Animation Ramble - Appealing ARCs = Happy Animator

No matter how ambitious or good you get at animation you always have to keep one eye on the fundamentals.....


clockwerkz said...

This is an awesome post. It's awesome when someone goes through the trouble of analyzing video ref. Thanks for not only putting this together, but making the ref available and also showing your technique of frame-by-framing it in Flash.. I'm definitely trying that. Thanks!


Ian said...

Hey Carlos

Glad you liked the post and made a comment :)


Kristi said...

Regarding moving cameras: frame-by-frame stabilisation works just fine, as you described, but it's so slow. If you have access to a compositing program like After Effects, check out the tracking/stabilisation abilities that it has. (Industry standard is still Boujou, I think, but that's a single-purpose piece of software.) If you can get a good track out of your footage (YouTube footage may be tougher than average, due to its low definition) then you can make this part much faster. Good luck.

frank said...

Hey Ian

I've been surfing by the ARC Blog, haven't had much time on my hands to leave a comment. It's great to see you have a ramble about arcs. Don't ask me why. Ark, ark, nanu, nanu.

Thanks for doing these extra-curricular lessons in animation.

The "Rambles" link is such a bonus reference to have as an animation student.

Since I've been flipping pages, I have begun to see arcs. So I'm still at that stage where I am just recognising what an arc looks like.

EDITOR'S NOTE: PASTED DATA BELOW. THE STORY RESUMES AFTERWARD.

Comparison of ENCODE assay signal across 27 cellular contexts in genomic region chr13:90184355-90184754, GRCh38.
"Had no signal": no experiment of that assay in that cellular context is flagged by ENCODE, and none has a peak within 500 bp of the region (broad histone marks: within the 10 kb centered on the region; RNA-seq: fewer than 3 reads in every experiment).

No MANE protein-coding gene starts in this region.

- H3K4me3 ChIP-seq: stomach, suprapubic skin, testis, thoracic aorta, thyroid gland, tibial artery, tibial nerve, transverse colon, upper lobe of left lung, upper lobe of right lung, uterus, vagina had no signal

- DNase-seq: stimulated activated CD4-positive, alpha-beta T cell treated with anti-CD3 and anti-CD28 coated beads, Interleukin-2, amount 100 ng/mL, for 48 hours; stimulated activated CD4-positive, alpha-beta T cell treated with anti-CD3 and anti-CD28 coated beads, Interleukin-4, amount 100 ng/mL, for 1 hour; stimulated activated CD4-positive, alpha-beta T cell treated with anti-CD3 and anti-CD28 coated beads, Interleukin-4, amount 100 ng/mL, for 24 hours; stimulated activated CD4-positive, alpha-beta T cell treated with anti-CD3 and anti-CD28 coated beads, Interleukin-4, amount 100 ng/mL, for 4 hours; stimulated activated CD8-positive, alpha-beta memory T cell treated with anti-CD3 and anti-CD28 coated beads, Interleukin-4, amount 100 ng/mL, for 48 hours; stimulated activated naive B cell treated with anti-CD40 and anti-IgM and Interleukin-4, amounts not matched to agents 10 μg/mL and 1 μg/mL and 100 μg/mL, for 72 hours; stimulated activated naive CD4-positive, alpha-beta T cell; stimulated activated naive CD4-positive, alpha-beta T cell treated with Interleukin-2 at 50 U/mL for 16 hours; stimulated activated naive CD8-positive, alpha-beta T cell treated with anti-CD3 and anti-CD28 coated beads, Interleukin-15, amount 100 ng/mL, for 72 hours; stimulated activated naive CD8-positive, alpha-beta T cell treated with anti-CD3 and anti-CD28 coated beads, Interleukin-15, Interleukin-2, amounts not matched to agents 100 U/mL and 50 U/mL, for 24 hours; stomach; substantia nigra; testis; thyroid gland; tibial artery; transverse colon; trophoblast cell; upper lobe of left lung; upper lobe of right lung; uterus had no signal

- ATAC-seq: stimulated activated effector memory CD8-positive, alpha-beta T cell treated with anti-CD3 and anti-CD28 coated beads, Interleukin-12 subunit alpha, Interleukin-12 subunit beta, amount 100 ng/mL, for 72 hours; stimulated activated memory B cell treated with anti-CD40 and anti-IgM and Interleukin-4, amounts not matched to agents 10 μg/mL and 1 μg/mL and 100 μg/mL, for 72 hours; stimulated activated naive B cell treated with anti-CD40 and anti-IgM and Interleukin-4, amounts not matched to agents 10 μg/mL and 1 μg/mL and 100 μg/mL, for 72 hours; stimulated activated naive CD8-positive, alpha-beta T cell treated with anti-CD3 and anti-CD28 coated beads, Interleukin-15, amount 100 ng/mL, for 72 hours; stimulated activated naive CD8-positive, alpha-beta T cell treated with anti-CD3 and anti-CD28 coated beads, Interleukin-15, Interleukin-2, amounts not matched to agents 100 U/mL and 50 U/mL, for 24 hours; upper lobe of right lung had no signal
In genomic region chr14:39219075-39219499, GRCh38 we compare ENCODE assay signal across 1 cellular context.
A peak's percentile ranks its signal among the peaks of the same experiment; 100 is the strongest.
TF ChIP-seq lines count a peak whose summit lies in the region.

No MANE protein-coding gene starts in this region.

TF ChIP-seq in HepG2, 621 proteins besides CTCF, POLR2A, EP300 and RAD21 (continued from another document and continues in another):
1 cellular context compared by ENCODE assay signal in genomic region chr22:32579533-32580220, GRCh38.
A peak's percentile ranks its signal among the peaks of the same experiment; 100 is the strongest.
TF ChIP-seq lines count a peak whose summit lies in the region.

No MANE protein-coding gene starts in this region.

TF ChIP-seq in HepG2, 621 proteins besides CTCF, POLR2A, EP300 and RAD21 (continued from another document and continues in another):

Can you remember those days? When the basics of timing, drag, offsets and arcs were just being recognised?

Well, that's the level me, and I guess my classmates, are at. The step below some of the basic steps you enthuse us to understand.

We're getting there.

The next step is recognising the appeal. Your multiframe still shots are a great help with that in this Arcs ramble.

Carlos is correct you are an awesome poster. Almost as awesome as the Rat poster that's up in the studio ;)

Hi Kristi, Thanx for your comments.

Ian said...

Hey Frank

For me it was so different, I spent so long around animation as an inbetweener at Disney without anyone even being interested in what I might do creatively (thats TV style clean inbetweening as aposed to US feature rough inbetweening).

I was absorbing what other animators did for years before I got do do much animation myself. I would follow an animators instructions (inb ruffs) and then later on see the results and see why that got me to do it that way. Over and over and over for 4 years. Its so different now, sometimes I can hardly relate, thaks to technology now you just get thrown in the deep end.

You learn it the oposite way around to me. On the one hand thats much more exciting (trust me 4 or so years of inbetweening will test your patience), but its also soooo much harder.

When I studied, as long as you could through a few good drawings together you had a chance at a job, now you have to be ready for production.

frank said...

The change in the industry is a real concern.

There's a large gap where the 'on-the-job-training' should be.

I guess it is being filled, in part, by on-line classes, such as your own and AnimationMentor. Also there are some post-diploma lessons with bridging to the Bachelor of Animation at the Queensland College of the Arts.

I've got a real feeling of nausea in applying for a job, or maybe even getting a job, and the person paying me having unrealistic expectations of my skill level straight out of a 2 year Diploma.

Ian said...

Remember Frank, the rules may be changing, but they are changing for everyone. Its a tougher sport, but its still a level playing field :)